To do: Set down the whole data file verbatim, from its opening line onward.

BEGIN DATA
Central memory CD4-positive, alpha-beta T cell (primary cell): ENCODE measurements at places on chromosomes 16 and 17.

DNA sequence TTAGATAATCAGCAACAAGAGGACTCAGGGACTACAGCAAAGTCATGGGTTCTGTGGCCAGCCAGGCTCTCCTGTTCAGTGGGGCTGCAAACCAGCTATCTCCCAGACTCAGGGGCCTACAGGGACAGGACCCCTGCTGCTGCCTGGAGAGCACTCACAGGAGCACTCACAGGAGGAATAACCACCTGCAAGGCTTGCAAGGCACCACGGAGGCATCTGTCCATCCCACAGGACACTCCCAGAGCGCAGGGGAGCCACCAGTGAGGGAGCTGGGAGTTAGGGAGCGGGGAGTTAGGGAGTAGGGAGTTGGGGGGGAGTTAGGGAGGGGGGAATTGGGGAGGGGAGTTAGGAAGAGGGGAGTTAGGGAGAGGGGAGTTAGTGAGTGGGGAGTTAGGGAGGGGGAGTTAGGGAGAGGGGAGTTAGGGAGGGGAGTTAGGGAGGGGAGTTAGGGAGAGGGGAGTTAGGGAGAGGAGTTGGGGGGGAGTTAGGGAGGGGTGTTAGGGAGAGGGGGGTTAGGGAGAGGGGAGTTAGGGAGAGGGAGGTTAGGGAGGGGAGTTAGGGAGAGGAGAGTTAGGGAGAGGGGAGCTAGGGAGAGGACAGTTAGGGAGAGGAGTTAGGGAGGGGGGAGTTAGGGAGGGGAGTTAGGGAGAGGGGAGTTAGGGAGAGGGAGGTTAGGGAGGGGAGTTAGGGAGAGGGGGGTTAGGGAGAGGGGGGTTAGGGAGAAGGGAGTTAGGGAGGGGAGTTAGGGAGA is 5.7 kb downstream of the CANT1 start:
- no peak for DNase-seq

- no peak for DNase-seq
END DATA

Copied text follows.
Central memory CD4-positive, alpha-beta T cell (primary cell): ENCODE measurements at places on chromosomes 16 and 17.

DNA sequence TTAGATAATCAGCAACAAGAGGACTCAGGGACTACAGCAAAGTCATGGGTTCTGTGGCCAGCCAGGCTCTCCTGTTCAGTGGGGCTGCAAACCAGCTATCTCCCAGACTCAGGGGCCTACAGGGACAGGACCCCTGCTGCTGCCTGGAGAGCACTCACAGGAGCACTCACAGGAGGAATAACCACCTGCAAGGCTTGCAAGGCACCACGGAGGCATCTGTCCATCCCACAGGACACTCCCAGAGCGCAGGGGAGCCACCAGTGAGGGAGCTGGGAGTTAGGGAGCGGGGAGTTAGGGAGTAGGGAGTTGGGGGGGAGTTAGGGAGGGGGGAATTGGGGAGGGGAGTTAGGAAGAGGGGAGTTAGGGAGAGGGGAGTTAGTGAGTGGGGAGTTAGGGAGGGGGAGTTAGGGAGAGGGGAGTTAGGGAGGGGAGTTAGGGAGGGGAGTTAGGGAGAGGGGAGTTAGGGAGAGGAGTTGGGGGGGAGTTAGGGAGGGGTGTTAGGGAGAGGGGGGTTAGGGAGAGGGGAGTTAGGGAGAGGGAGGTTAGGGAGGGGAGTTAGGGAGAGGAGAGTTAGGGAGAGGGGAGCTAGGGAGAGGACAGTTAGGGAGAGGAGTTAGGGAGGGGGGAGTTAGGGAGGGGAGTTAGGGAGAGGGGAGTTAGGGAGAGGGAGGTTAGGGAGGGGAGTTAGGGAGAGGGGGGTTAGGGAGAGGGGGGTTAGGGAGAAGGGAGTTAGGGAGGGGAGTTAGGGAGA is 5.7 kb downstream of the CANT1 start:
- no peak for DNase-seq

- no peak for DNase-seq